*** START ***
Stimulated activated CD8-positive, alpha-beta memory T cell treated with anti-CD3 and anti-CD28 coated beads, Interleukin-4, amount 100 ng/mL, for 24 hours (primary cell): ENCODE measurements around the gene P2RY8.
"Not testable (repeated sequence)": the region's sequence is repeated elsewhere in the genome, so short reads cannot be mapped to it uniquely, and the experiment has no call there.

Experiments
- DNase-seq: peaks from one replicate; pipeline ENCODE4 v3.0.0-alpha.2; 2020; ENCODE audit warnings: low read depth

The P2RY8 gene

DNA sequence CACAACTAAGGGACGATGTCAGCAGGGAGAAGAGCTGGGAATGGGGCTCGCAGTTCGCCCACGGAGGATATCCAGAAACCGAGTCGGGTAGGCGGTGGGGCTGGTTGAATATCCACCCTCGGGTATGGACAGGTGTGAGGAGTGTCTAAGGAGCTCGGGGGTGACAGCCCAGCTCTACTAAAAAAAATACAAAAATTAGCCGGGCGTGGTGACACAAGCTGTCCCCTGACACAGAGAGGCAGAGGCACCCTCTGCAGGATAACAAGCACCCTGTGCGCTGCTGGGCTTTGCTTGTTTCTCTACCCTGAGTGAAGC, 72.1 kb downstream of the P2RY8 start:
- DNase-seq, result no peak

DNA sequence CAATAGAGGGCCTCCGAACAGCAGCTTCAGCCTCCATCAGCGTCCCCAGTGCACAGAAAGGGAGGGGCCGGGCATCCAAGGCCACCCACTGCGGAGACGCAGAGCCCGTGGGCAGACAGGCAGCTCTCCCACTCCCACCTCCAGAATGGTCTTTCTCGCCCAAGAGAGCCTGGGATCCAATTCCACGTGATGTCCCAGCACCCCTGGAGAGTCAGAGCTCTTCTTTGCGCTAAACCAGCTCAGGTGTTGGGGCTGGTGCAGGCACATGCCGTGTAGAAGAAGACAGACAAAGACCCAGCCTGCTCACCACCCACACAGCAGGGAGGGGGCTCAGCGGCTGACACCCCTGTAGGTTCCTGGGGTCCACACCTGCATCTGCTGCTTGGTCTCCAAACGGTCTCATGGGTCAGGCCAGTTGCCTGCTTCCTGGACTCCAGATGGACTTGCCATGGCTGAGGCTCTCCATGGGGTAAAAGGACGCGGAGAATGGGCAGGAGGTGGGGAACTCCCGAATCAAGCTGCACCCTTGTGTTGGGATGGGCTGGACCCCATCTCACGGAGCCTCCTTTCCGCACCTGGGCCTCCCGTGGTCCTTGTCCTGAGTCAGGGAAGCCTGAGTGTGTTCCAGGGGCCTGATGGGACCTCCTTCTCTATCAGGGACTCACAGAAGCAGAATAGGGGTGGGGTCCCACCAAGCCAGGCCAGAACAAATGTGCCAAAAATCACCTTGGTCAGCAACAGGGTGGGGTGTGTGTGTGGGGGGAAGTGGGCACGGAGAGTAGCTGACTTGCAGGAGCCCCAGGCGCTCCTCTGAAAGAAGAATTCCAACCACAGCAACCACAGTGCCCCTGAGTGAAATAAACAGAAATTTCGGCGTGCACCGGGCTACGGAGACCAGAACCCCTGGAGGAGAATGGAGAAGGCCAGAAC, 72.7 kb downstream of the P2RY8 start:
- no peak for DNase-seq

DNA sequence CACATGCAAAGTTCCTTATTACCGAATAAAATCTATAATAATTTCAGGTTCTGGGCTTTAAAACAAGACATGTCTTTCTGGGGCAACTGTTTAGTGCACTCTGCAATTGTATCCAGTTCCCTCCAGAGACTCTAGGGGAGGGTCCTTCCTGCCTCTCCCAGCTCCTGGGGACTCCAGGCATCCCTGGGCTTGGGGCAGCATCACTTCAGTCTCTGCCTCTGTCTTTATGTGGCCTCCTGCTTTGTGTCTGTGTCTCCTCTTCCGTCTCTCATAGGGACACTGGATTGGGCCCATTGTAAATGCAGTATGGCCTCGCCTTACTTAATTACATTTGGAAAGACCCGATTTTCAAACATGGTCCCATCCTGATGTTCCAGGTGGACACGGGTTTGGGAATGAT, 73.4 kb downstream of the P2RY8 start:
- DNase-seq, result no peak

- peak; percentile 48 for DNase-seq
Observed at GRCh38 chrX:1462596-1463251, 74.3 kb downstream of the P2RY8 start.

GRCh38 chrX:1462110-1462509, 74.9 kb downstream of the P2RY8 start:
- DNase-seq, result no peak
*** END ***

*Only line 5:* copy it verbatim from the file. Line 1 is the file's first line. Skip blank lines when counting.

The P2RY8 gene